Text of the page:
Fanboy Comics Interviews Kwanza Osajyefo on the Kickstarter Campaign for ‘Black’

The following is an interview with comic book editor and writer Kwanza Osajyefo (DC Comics Digital) regarding thelaunch of his Kickstarter campaign for the graphic novel, Black. In this interview, Fanboy Comics Managing Editor Barbra Dillon chats with Osajyefo about his inspiration for the project, the collaborative nature of the graphic novel with creators Tim Smith 3, Jamal Igle, Khary Randolph, and Sarah Litt how readers can learn about the Kickstarter rewards, and more!


 

Barbra Dillon, Fanboy Comics Managing Editor: Congratulations on the launch of your Kickstarter campaign for the original graphic novel, Black!  For our readers who may be unfamiliar with the title, what inspired you to tell this story, and what was the genesis of your collaboration with Tim Smith 3?

Kwanza Osajyefo: I came up with the story about 10 years ago. Tim and I knew each other from my time at Marvel, so when the idea struck me, I approached him at MoCCA Festival.

Tim has a different approach to character design that I hadn’t seen in comics. His style immediately struck me as how I wanted the characters in BLACK represented.

Life got in the way, so I ended up sitting on the idea while I pursued my editorial career at DC Comics.

BD: What do you hope that readers will take away from this project, and how do you hope that it will impact the comic book industry as a whole?

KO: For readers, I hope it is an entertaining exploration into the struggles and conflicts of humanity. People are influenced by their personal experiences and perceptions, the choices we make aren’t often black or white.

The industry has room to grow, not just in regards to content but also viewpoints. Comics have been dominated by a white male aesthetic for most of its history, and I think books like BLACK are part of inevitable shift in the creative culture and readership.

BD: Black possesses a myriad of amazingly talented creators. What are you able to share with us regarding the creative team behind the graphic novel and their contributions to the project?

KO: Thanks for the compliment. I’m blushing for the whole team. I took a different approach in seeking partners on BLACK. Tim again has a unique perspective on how the characters look, what they wear, and the tools they use.

Jamal brings an experienced hand to the interior illustrations. His work is detailed and energetic, but he’s amazingly fast at producing quality art. I worked with him on projects at DC, and he blew me away. Jamal’s thumbnails are better than some artists' finished pages.

I met Khary in part because people in comics always confused us with each other, the difference being he actually has talent. You can see that in the cover for BLACK which is, without a doubt, worth a thousand words.

Sarah Litt keeps us in line. I was an editor most of my career and know the value of a good one. Sarah is the best and one of very few I would trust with BLACK. She makes sure we are coherent and will tell me when my ideas suck.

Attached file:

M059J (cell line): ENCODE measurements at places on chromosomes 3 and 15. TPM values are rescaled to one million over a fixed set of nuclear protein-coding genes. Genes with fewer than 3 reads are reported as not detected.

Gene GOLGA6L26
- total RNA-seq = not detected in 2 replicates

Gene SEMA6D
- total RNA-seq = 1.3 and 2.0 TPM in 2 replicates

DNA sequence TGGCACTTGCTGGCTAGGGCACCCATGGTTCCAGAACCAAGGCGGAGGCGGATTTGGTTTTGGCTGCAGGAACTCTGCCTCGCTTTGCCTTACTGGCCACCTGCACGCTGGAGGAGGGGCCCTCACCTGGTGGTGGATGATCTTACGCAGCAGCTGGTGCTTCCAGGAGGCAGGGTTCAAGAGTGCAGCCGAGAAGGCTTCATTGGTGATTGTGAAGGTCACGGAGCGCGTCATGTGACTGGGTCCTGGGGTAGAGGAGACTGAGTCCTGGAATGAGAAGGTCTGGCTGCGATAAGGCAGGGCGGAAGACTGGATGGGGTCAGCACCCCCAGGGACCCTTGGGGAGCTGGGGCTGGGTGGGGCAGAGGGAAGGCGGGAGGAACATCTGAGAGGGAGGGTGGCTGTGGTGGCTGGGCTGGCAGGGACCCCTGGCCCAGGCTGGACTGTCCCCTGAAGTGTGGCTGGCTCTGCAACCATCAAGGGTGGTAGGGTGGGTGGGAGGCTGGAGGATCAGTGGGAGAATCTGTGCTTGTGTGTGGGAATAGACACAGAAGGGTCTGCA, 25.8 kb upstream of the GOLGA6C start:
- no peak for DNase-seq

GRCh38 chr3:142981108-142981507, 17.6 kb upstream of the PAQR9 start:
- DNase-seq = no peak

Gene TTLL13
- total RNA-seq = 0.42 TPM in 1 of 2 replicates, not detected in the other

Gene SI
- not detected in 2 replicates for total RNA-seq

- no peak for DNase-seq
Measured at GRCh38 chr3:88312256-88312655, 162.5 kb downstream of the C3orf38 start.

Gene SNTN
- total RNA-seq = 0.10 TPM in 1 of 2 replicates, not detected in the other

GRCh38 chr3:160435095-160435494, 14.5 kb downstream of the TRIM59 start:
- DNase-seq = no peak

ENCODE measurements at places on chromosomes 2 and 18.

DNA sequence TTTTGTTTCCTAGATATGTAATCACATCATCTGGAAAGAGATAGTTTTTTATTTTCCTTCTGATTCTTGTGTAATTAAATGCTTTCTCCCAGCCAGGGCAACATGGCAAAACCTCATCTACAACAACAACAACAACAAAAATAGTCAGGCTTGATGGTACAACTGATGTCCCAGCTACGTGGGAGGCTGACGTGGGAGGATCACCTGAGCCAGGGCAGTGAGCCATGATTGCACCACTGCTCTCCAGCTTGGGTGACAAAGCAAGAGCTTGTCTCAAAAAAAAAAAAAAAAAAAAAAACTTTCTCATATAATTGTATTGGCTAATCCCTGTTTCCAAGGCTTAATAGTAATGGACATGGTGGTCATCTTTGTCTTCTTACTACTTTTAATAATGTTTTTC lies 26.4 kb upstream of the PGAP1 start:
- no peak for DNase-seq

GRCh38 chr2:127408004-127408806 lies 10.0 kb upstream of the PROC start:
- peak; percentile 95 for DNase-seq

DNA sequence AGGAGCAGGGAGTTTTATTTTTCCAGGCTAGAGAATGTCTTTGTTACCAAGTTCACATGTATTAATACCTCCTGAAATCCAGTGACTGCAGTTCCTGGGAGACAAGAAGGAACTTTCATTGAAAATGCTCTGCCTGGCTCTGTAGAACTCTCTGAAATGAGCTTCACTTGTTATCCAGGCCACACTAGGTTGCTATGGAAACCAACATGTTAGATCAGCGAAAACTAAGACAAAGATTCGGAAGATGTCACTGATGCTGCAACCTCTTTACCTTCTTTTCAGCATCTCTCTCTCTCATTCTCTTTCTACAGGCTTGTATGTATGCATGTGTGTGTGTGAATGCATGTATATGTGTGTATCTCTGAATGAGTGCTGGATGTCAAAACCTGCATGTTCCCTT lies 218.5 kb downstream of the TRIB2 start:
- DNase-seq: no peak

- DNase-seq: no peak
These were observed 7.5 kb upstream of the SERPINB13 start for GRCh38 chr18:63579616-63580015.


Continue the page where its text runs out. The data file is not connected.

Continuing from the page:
BD: As mentioned, you recently initiated a crowdfunding campaign through Kickstarter to raise money for the production costs of the graphic novel.  What encouraged you to use this specific fundraising method, and why do you feel that it has been such a successful tool for independent creators like yourself?

KO: Validation. Crowdfunding is about building a community with a clear means of telling you that your work resonates with them. Technology has brought us to a place where an audience -- and not a publisher -- can empower creators to bring their ideas to life.

BD: For our readers who may be interested in donating to the Black Kickstarter campaign, are there any specific backer rewards that may interest our readers?

KO: Most of the rewards include a copy of BLACK, which is a limited edition. After the Kickstarter ends, there will be no more editions like it – a true collector's item.

BD: Do you have plans for expanding Black into an ongoing series?

KO: My original intention was that BLACK be a singular book. I’m not a fan of the periodical system of publishing, but the response to our project has been so amazing. I’m open to exploring narratives based on continued response.

I may choose alternate methods of execution and distribution, as with our stretch goal to produce the Mann Diaries for mobile platforms like LINE Web Toons.

Ultimately, I want tell stories that I hope people are interested in and not just churn out content to take up space on a shelf. I never want to produce a fill-in issue.

BD: Lastly, what is the best way for our readers to find out more about Black and its creators?

KO: They can start at our Kickstarter page.

The whole team is on Twitter, so you can find us there, as well.

Last modified on Tuesday, 05 March 2019 16:21

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